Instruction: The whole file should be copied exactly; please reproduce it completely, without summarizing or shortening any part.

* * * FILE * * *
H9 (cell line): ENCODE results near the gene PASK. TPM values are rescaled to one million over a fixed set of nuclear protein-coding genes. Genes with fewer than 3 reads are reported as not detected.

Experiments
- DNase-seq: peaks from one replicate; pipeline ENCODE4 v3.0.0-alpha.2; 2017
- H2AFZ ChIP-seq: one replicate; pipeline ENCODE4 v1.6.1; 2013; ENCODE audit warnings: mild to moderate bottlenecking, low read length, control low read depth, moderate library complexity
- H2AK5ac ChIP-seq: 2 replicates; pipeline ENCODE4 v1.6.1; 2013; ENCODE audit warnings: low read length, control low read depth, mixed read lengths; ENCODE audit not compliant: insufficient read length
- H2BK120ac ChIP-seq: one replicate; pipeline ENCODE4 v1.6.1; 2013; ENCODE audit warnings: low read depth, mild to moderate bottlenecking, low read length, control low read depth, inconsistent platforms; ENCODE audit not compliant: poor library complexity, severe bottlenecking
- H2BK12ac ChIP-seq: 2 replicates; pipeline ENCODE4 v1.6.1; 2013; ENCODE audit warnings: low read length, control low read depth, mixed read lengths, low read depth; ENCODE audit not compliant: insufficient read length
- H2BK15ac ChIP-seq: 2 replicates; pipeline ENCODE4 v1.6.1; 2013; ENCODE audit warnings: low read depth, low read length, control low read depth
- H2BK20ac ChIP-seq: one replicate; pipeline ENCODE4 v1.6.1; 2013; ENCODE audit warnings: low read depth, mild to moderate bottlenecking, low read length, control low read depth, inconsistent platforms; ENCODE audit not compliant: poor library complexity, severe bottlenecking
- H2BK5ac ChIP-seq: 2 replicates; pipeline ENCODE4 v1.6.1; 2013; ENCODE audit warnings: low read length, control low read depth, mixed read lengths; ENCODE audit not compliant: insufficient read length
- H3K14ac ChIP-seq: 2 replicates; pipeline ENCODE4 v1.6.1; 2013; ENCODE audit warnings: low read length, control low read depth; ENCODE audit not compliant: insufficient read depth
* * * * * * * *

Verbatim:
H9 (cell line): ENCODE results near the gene PASK. TPM values are rescaled to one million over a fixed set of nuclear protein-coding genes. Genes with fewer than 3 reads are reported as not detected.

Experiments
- DNase-seq: peaks from one replicate; pipeline ENCODE4 v3.0.0-alpha.2; 2017
- H2AFZ ChIP-seq: one replicate; pipeline ENCODE4 v1.6.1; 2013; ENCODE audit warnings: mild to moderate bottlenecking, low read length, control low read depth, moderate library complexity
- H2AK5ac ChIP-seq: 2 replicates; pipeline ENCODE4 v1.6.1; 2013; ENCODE audit warnings: low read length, control low read depth, mixed read lengths; ENCODE audit not compliant: insufficient read length
- H2BK120ac ChIP-seq: one replicate; pipeline ENCODE4 v1.6.1; 2013; ENCODE audit warnings: low read depth, mild to moderate bottlenecking, low read length, control low read depth, inconsistent platforms; ENCODE audit not compliant: poor library complexity, severe bottlenecking
- H2BK12ac ChIP-seq: 2 replicates; pipeline ENCODE4 v1.6.1; 2013; ENCODE audit warnings: low read length, control low read depth, mixed read lengths, low read depth; ENCODE audit not compliant: insufficient read length
- H2BK15ac ChIP-seq: 2 replicates; pipeline ENCODE4 v1.6.1; 2013; ENCODE audit warnings: low read depth, low read length, control low read depth
- H2BK20ac ChIP-seq: one replicate; pipeline ENCODE4 v1.6.1; 2013; ENCODE audit warnings: low read depth, mild to moderate bottlenecking, low read length, control low read depth, inconsistent platforms; ENCODE audit not compliant: poor library complexity, severe bottlenecking
- H2BK5ac ChIP-seq: 2 replicates; pipeline ENCODE4 v1.6.1; 2013; ENCODE audit warnings: low read length, control low read depth, mixed read lengths; ENCODE audit not compliant: insufficient read length
- H3K14ac ChIP-seq: 2 replicates; pipeline ENCODE4 v1.6.1; 2013; ENCODE audit warnings: low read length, control low read depth; ENCODE audit not compliant: insufficient read depth